Incorporate objects, music or images into everyday activities

Strategies for incorporating reminiscence into everyday activities may include:

  • Provide the person with a familiar object during daily hygiene routines. 
  • Playing their favourite music from a particular time period to accompany daily activities, such as eating lunch or taking a bath. 
  • Hanging meaningful pictures around their home or adding decorative elements that take them back to another place, time or environment.
  • During caregiving, talking to the person about their past interests and memories to make everyday tasks more pleasant and enjoyable.


Create memory boxes 

blankThese boxes contain items that are relevant to the person. To collect these meaningful items, you can talk with the person and their family members and friends  to help them choose relevant items.  When selecting these items, keep in mind some basic safety precautions for the memory box, such as not using fragile or high-value items. Memory boxes, apart from helping to bring back memories, can be a good conversation starter for talking to the person with dementia, so all visitors can use them.


Engage in activities such as painting, pottery or other crafts

blankTouch also comes into play when it comes to remembering. Activities that involve the sense of touch, such as drawing, painting, pottery, knitting, sewing, or other crafts, can bring back old memories for a person with dementia. If they can no longer perform these activities as they used to, you can find a way to adapt the activity to their current possibilities.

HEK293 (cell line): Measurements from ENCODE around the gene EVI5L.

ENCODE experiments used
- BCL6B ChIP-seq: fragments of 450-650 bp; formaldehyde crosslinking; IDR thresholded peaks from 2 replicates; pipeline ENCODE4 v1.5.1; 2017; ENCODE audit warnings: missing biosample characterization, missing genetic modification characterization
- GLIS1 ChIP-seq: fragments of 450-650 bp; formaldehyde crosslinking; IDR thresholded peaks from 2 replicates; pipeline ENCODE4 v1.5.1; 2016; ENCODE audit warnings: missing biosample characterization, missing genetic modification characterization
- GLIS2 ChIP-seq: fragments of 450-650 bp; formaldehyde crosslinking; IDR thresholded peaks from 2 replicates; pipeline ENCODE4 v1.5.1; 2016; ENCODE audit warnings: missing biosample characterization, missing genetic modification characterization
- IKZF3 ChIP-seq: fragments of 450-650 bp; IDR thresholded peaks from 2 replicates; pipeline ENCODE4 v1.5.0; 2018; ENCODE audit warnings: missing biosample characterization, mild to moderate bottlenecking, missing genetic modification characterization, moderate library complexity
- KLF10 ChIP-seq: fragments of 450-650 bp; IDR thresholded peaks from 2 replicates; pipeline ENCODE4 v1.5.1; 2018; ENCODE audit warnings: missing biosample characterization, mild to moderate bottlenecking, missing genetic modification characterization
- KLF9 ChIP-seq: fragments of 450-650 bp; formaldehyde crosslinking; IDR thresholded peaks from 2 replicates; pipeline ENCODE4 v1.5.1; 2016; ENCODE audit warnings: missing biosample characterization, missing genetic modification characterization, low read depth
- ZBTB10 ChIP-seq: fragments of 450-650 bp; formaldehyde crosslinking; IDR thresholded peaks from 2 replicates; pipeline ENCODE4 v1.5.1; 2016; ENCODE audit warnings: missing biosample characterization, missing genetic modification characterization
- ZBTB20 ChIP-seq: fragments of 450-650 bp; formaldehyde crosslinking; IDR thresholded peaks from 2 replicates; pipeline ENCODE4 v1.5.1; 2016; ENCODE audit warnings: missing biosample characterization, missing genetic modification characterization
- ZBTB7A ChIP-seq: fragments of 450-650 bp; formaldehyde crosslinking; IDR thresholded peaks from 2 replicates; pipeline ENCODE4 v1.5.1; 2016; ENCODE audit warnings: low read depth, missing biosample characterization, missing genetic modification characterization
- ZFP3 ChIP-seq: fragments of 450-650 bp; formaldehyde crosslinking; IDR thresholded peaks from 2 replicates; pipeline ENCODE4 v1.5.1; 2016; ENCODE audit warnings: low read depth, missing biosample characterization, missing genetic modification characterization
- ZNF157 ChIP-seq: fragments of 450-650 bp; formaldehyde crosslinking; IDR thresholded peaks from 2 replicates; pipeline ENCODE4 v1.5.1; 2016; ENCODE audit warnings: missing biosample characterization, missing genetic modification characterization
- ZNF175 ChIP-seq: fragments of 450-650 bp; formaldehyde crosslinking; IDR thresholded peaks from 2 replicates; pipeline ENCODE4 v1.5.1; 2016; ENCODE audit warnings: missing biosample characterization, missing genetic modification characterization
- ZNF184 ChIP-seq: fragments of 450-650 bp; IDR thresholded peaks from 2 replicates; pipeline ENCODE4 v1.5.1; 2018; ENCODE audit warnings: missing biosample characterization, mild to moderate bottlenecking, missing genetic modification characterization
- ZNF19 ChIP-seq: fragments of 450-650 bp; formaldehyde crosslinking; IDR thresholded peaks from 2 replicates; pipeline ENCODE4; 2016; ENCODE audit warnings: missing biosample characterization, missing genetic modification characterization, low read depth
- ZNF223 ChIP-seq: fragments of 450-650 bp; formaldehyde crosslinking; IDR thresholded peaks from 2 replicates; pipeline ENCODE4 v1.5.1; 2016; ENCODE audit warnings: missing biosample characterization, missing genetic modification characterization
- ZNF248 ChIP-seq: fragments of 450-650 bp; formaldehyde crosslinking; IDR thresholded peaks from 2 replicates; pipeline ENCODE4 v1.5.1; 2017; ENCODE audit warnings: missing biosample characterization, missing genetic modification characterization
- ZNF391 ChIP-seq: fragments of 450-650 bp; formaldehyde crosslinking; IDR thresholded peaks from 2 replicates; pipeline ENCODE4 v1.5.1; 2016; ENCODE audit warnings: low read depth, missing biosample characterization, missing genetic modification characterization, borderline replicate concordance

Go through old photos 

blankAn album of photographs from their childhood or young adulthood years can evoke pleasant memories, events, and feelings from the past for your loved one. Going through old photos can lead to interesting conversations such as talking about past holidays, places visited, or family members who were important to the person. 



Reminiscence therapy is one of the most widely used therapies for people with Alzheimer’s disease or dementia as it brings countless benefits. In groups or individually, people who do reminiscence experience a reduction in stress, increased self-esteem, improved communication skills and stronger bonds with their loved ones and caregivers. 


The CareSide provides care for people with dementia and offers the best care tailored to each individual. If you would like to know more about our services, please contact us.